The aim of the session was to invite stakeholders from government to discuss effective use of ICT tools in School Education. The Panelists included – The session began with address by K Anwar Sadath. He spoke about the ICT implementation in school Chair: • K Anwar Sadath, Director, IT@ Schools Project, General Education Department, Government of Kerela; • Dr Sushmita Mitra, Director, SSS, NIOSS Selvaraj, Assistant Commissioner, KVS, Andhra PradeshAmit Khanna, Business Development Director, N Computing; • Satish Jha, CEO, One Laptop Per Child (OLPC); • Ranjit Singh, CEO, Genee Solutions India Pvt Ltd; • John Reder, Education Market Development Manager, DLP Products, Texas Instruments. (L-R) Shri K Anwar Sadath, S Selvaraj, Amit Khanna, Satish Jha, Ranjit Singh and John Rede  education in Kerela. He highlighted points on policy framework, infrastructure readiness (equipped computer labs with broadband), capacity building (extensive teacher training programmes) and content development and management (inlcuding multi-faceted approach in schools including tools such as – Print, TV, Satellite & Web Media). Dr Sushmita Mitra talked about how ICT has changed learning into a 24/7 process. She elaborated that technologies available today and traditional pedagogy are bound to have some tensions as they are different in terms of activities done, type of learning (collaborative vs instructional), creativity, integration of theory and practice, and evaluation. She concluded by saying, “Strategy plan ought to stress on complete integration with existing structures, processes and critical issues for a change for future.” S Selvaraj presented a comparison of education at Kendriya Vidhyalayas before the advent of ICT and in present situation. He described the ICT facilities available at schools and how teachers use the same effectively to teach the class. He later discussed the research papers
and articles available on ICT use in schools. Ranjit Singh to begin with gave introduction on his company – Genee Solutions. He later elaborated how they provide educational solutions to supportteachers in making classroom learning  more fruitful. He explained, with help of  emonstration  f the equipments they manufacture, that “Technology has so much more fl exibility, impact and opportunities for student inclusion.”
SESSION VII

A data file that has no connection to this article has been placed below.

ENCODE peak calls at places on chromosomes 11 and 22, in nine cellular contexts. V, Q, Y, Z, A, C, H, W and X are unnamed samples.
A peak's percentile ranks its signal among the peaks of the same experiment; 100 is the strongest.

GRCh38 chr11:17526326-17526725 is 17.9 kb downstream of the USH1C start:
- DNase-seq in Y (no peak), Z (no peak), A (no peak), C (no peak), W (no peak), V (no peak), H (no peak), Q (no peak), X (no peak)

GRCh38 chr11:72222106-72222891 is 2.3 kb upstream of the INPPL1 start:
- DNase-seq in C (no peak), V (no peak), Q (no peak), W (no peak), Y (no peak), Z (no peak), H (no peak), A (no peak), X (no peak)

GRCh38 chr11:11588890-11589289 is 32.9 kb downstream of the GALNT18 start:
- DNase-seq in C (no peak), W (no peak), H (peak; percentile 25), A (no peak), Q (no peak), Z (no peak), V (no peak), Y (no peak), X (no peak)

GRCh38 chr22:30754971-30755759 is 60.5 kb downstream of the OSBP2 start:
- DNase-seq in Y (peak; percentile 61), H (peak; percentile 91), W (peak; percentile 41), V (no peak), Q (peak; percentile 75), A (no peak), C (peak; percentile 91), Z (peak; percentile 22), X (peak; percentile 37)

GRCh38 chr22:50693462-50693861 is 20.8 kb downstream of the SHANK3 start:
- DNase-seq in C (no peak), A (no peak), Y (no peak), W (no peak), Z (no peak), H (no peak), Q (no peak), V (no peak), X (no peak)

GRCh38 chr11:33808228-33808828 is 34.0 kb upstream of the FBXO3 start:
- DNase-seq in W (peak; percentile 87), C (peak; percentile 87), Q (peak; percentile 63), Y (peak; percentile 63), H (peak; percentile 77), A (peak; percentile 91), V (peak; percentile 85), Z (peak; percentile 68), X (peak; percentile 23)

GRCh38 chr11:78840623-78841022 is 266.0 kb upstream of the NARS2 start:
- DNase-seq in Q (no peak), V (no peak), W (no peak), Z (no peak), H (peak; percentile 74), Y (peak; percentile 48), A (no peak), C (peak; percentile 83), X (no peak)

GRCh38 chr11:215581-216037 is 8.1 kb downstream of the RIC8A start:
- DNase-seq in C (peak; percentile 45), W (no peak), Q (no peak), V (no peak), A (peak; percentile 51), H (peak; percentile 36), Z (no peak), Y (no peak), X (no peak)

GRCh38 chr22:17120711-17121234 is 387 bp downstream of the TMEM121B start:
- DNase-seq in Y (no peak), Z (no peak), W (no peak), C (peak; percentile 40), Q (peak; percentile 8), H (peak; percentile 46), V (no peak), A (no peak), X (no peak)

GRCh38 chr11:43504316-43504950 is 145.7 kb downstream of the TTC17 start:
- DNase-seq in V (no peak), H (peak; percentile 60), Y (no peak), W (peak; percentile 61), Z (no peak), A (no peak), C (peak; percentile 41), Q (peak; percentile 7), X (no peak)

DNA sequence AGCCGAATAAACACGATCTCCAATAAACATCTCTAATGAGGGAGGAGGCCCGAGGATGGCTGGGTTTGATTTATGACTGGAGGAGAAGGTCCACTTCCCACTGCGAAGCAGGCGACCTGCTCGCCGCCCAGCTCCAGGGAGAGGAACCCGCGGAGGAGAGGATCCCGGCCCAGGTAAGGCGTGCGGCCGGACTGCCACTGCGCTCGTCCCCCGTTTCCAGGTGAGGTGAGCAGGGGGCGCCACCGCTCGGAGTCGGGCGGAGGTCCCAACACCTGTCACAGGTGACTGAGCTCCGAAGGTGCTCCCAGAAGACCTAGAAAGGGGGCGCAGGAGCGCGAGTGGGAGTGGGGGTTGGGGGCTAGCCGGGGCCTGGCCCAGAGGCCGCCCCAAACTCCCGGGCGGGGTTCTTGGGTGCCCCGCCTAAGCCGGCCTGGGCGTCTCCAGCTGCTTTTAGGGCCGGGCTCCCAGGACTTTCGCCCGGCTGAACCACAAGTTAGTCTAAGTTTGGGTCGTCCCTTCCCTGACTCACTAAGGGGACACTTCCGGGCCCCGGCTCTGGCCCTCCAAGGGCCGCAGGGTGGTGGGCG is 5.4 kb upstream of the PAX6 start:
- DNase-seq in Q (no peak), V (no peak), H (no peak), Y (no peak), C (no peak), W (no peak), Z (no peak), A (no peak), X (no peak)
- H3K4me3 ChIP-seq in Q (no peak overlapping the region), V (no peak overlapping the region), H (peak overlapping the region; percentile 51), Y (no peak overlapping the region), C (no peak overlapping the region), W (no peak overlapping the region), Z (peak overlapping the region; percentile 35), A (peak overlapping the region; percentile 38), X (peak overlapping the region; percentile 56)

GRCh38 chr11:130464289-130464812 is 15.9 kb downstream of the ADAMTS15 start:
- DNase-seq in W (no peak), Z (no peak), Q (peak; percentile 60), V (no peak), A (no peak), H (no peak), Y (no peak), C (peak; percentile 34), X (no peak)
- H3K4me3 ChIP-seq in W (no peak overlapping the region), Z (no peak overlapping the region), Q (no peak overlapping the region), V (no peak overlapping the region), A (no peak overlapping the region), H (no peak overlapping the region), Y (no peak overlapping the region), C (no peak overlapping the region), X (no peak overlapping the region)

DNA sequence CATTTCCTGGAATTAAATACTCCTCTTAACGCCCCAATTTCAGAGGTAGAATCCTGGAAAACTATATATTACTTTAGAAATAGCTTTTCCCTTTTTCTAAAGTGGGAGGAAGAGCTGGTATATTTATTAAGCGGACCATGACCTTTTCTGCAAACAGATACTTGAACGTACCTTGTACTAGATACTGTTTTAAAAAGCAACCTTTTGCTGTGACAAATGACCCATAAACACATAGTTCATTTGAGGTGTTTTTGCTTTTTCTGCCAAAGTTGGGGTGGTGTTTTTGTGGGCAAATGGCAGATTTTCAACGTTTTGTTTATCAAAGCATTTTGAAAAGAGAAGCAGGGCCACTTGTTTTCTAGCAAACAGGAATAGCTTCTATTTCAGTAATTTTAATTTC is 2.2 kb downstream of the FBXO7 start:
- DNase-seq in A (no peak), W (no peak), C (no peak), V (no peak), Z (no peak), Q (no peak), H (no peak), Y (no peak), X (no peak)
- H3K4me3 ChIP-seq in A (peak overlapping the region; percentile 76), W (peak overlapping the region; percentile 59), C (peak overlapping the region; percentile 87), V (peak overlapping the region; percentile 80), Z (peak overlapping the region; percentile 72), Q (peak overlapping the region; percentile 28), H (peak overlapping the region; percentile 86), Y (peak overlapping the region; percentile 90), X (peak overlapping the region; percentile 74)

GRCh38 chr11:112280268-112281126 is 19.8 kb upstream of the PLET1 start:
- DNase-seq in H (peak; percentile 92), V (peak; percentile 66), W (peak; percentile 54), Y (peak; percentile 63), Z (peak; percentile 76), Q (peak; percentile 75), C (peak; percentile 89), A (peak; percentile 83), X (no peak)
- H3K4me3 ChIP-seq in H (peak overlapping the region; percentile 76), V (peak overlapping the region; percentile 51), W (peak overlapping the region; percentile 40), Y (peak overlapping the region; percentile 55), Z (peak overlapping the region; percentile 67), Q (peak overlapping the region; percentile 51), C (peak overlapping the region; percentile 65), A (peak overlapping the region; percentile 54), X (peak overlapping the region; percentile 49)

BREAKING BARRIER TOWARDS ACCESS AND SUCCESS: TECHNOLOGY AS ENABLER IN INCLUSIVE EDUCATION
The aim of the session was to invite the educationists to discuss how technology can support seamless education across various disparities. The panelists included – HIGHLIGHTS Usha D Reddy began the session by introducing the title and deliberating on the same. She spoke about the importance of using technology in a balanced manner – neither over doing it or underplaying its role. She described that it is essential for teachers to be familiar with the technology and use the resources that are available with them. Cooperation from private
sector is of equal importance. She fi nally spoke about importance censorship of digital content and bridging the gap between the economically diverse groups. Md. Afzal Hossain Sarwar, spoke about ICT implementation with respect to teacher training, classroom teachinglearning, supplementary materials, and self-learning materials. He talked about different kinds of digital content and efl ected on the ‘Bottom-up’ approachin teaching, in Bangladesh. He further elaborated upon empowerment of teachers, use of multimedia and need of active leadership for combining the efforts of technologies and human efforts; along with Business Process Re-engineering.  S Venkatesh talked about Manipal Education and TutorVista. He talked about the credentials of the same, elaborating the methodology (containing canned teaching, mapping the learning process, using semantic technology and assessingMd Afzal Hossain Sarwar  It is essential for teachers to be familiar with the technology and use the resources that are available with them. (L-R) S Venkatesh, Hariharun M, Md Afzal Hossain Sarwar, Dr Usha D Reddy and Krishan Kha na Chair: • Usha D Reddy, Principal Meridian School • Md Afzal Hossain Sarwar, Content Development Associate, Access to Information Project, PMO, Bangladesh; • Hariharun M, CEO, Hicommands Tech India Ltd; • Krishna Khanna, Chairman, i2K; • S Venkatesh, Tech Architect, Edurite. the impact). He described a view of next generation classrooms, that would be solar powered, 3G connectivity, and projection technologies. Krishan Khanna began by describing thirty one demos of technology platform  that i2K provides. He talked about the future education which will see artifi cial intelligence, 24/7 learning, one to one mentoring, change from teacher centric system to student centric learning system.  e told that every human being has a different style of learning- so teachers will have to learn to work with diverse personalities. He fi nally spoke about the interactive, one to one mentoring, artifi cial intelligence platform they provide supports 11 Indian languages and is low cost . Hariharun M spoke about the platform
Hicommands company provides in education sector. He explained how ICT implementation is usually confi ned to use of computers and projectors in the classrooms. He explained that his company specialises in emerging pedagogy and they train teachers to be comfortable with use of technology. They support interactive reinforcement, help teachers customise course to suit
students and be part of learning process. With this the two day track on school education came to its closure.